How long the Federal Reserve can keep its thumb on the scales of interest rates is anyone’s guess. Some predict 2 percent ten-year Treasury bonds by year-end, up from under 1.5 percent now. Savers in banks and money market funds will have to suffer a while longer.
There is so much money flowing through the system it seems that it will have a judgment day, but there is as of now no financial John the Baptist to say when. Until then, investing in assets that have some return beats no return, so long as there is substance behind them and hopefully the potential to raise their dividend.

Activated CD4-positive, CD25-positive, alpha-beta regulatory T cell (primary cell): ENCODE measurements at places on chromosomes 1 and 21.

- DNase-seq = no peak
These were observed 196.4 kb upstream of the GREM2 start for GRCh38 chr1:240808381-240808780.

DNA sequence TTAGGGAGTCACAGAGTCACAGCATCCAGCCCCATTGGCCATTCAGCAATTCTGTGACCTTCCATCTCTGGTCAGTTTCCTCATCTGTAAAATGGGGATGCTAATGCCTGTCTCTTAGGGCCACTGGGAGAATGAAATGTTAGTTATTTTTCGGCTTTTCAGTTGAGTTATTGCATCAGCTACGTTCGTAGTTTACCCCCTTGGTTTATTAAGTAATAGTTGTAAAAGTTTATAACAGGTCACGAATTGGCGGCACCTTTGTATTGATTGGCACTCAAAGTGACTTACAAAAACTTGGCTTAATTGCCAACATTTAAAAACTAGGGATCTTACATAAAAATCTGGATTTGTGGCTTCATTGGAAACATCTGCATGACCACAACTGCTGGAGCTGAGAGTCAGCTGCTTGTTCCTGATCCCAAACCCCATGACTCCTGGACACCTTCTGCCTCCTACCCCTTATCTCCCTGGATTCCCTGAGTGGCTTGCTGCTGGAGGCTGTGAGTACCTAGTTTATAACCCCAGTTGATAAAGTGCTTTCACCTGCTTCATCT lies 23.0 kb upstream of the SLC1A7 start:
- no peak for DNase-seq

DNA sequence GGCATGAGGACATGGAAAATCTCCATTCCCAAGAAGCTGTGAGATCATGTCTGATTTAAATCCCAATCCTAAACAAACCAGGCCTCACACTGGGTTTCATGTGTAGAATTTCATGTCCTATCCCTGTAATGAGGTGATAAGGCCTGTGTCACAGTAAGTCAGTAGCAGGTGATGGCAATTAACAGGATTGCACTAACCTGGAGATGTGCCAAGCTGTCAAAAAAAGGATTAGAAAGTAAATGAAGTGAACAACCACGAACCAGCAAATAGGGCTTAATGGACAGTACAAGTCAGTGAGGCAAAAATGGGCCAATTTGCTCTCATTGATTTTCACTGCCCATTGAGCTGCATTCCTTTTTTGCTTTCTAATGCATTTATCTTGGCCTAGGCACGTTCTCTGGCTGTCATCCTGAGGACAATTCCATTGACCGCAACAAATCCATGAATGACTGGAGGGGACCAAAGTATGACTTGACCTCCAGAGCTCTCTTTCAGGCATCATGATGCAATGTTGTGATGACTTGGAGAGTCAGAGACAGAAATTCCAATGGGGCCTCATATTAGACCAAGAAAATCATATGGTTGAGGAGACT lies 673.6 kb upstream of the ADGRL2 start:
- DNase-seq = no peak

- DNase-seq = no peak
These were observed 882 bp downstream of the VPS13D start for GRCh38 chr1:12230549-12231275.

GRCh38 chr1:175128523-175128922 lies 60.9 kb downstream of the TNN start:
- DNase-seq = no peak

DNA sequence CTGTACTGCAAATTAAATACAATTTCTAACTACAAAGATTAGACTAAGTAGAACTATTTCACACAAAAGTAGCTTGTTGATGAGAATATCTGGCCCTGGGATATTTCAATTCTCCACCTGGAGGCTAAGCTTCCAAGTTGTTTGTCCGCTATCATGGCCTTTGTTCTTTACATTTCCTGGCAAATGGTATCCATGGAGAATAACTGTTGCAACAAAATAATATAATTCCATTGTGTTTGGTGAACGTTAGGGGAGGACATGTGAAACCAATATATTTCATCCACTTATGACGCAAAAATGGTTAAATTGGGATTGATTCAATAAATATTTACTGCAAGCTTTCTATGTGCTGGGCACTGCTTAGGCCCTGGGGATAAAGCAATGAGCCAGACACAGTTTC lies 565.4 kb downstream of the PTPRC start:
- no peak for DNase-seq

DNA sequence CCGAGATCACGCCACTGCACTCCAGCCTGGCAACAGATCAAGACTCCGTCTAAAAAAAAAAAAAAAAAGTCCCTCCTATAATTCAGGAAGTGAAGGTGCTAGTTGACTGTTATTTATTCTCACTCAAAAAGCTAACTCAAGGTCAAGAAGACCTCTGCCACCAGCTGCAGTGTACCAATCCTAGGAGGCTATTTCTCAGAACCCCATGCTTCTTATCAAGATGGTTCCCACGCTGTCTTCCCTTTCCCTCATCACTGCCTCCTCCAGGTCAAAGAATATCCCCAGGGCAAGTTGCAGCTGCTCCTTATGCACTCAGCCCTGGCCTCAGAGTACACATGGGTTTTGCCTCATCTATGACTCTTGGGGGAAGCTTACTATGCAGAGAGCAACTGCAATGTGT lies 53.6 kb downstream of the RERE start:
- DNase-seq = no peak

The Stock Market
The declines of this past week seem to be a harbinger of something, although what is up for debate. The greatest declines were by the stocks that have gone up the most, which would seem to indicate profit-taking by short-term traders. However, the larger theme of value over growth, and substance over lack of the same, seems to be intact.
Of special note: Tesla’s former President Jerome Guillen, who left the company earlier this month after over ten years there, just sold all his stock in Tesla, pocketing proceeds of $274 million after cashing in his stock options.
Also, the Chinese government is cracking down on the production of cryptocurrency in that country due to the amount of electricity required for its creation. Bitcoin prices are down almost 44 percent since the peak this year.
Warren M. Barnett, CFA
June 21, 2021